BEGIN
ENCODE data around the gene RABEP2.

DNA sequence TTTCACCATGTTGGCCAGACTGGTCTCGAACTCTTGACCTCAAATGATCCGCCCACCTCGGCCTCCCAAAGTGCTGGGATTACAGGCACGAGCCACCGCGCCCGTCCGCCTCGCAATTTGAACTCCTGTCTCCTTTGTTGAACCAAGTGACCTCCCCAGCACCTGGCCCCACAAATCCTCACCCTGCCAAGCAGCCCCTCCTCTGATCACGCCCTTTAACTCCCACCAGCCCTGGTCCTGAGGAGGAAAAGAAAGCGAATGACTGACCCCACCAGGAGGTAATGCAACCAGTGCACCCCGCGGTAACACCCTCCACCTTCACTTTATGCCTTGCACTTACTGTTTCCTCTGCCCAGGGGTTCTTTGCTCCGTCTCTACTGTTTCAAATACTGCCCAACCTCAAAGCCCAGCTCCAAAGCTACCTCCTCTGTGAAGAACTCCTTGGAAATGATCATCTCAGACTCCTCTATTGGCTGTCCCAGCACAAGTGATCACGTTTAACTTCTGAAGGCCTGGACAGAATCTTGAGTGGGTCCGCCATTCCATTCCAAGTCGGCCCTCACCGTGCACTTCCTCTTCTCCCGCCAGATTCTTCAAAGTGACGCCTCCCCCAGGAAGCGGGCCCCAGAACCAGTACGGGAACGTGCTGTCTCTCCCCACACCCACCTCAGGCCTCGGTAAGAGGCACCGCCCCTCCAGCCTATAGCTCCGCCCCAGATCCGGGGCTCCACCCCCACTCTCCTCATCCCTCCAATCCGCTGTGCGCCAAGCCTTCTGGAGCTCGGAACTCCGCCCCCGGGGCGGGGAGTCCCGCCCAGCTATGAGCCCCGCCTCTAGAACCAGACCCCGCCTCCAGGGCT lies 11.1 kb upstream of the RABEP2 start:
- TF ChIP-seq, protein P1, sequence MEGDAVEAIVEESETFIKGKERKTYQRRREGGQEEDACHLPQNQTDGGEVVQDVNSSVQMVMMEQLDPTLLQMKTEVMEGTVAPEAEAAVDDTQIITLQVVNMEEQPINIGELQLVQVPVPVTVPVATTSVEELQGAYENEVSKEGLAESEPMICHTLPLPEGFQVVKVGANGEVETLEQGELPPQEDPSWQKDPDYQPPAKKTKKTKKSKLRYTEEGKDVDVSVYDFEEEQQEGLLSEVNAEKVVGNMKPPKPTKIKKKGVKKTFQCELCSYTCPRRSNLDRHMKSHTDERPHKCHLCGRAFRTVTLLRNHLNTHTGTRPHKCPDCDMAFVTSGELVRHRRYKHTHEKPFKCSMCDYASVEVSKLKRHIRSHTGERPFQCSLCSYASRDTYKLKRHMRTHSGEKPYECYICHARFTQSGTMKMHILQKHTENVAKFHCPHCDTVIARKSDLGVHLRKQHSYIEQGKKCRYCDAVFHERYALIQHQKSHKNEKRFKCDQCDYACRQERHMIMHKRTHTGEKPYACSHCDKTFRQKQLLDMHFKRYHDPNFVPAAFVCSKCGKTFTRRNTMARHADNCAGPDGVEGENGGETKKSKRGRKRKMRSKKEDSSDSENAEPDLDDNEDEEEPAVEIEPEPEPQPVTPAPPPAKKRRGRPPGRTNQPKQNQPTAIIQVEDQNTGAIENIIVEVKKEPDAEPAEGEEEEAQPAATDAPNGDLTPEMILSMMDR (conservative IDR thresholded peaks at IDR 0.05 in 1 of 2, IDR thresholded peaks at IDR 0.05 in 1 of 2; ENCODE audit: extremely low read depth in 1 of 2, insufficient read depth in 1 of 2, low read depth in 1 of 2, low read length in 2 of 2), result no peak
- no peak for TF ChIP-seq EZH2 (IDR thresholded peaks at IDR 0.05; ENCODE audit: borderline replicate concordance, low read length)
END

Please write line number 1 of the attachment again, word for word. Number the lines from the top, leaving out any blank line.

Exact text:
ENCODE data around the gene RABEP2.